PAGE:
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Climate change should be billed as a 'health' not 'environmental' disaster

 

Public may be more likely to accept responsibility for climate change and support mitigation action if they see it as a threat to human health, suggests research

If the human health impacts of climate change were explained in more detail to people they might be more willing to accept tougher action to reduce its impact, according to a US study.

A survey of US adults found they reacted more positively to information about the health impacts of climate change, such as allergies, asthma, vulnerability to extreme heat and a rise in infectious diseases.

Perhaps even more importantly, they were receptive to information about the health benefits associated with mitigation-related policy actions, to which they might previously have been opposed.

The researchers from George Mason University's Center for Climate Change Communication (4C), whose study was recently published in the BMC public health journal, said the health impacts of climate change had been 'dramatically under-represented' in discussions by scientists, policy-makers and NGOs who instead focused on 'geographically remote' impacts like melting ice caps in the Arctic.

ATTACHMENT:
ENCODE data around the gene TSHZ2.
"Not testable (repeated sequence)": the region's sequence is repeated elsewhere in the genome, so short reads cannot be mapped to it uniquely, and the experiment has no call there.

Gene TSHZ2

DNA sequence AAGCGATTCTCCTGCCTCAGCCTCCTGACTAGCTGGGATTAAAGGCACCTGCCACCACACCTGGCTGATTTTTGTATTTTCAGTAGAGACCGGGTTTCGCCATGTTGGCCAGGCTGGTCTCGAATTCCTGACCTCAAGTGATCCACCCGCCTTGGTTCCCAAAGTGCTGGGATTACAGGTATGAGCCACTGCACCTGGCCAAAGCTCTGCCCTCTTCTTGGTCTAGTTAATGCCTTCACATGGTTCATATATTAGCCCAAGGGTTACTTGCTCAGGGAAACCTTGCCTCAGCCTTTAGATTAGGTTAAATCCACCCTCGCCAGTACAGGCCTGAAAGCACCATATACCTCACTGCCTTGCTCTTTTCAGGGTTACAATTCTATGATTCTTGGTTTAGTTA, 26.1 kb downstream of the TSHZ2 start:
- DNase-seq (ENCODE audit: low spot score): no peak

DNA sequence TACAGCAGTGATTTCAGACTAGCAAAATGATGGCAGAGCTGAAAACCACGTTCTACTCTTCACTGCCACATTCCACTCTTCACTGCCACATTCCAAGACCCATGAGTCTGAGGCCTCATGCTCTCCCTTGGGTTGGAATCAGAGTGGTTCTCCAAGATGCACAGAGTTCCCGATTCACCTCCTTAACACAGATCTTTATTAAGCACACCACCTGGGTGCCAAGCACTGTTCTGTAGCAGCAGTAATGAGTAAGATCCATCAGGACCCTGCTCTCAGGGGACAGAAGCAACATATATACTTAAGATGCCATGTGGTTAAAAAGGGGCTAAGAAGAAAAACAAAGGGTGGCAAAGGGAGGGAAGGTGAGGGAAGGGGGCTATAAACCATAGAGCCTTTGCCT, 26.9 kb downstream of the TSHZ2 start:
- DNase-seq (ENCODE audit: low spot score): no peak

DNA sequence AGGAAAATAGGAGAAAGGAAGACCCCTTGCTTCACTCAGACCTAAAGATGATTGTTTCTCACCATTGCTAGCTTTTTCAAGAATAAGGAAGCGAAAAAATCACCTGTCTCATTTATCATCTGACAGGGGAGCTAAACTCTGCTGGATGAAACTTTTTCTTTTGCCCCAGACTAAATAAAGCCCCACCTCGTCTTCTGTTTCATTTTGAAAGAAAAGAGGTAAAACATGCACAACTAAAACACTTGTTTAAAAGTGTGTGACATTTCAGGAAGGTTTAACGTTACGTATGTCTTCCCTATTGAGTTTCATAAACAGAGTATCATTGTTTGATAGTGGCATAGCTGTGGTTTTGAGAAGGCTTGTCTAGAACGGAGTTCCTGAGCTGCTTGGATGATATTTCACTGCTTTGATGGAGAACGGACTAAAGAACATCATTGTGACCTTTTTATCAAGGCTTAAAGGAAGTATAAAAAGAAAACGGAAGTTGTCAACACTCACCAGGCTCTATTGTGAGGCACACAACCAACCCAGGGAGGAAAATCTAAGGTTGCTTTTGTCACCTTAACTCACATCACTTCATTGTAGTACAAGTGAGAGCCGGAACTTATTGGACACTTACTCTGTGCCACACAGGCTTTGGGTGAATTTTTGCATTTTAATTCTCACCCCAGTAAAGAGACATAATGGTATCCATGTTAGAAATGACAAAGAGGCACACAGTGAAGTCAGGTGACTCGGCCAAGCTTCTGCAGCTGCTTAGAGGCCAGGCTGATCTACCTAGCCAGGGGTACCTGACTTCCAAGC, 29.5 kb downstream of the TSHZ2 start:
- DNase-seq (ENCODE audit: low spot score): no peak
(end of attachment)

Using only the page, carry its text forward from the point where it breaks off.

'Re-defining climate change in public health terms should help people make connection to already familiar problems such as asthma, allergies and infectious diseases, while shifting the visualisation of the issue away from remote Arctic regions and distant peoples and animals,' said co-author Edward Maibach.

Links with health community

The study says the climate scientists and environmental NGO's should work more closely with health specialists to get across the health impacts of climate change and also work on the health benefits of policies to tackle it.

'The public health perspective offers a vision of a better, healthier future—not just a vision of an environmental disaster averted,' said Maibach.

'We believe this survey is one step in shaping a way to talk about climate change that will reach all segments of the public—not just those who already are making behavioural changes,' he added.

http://www.biomedcentral.com/qc/1471-2458/10/299

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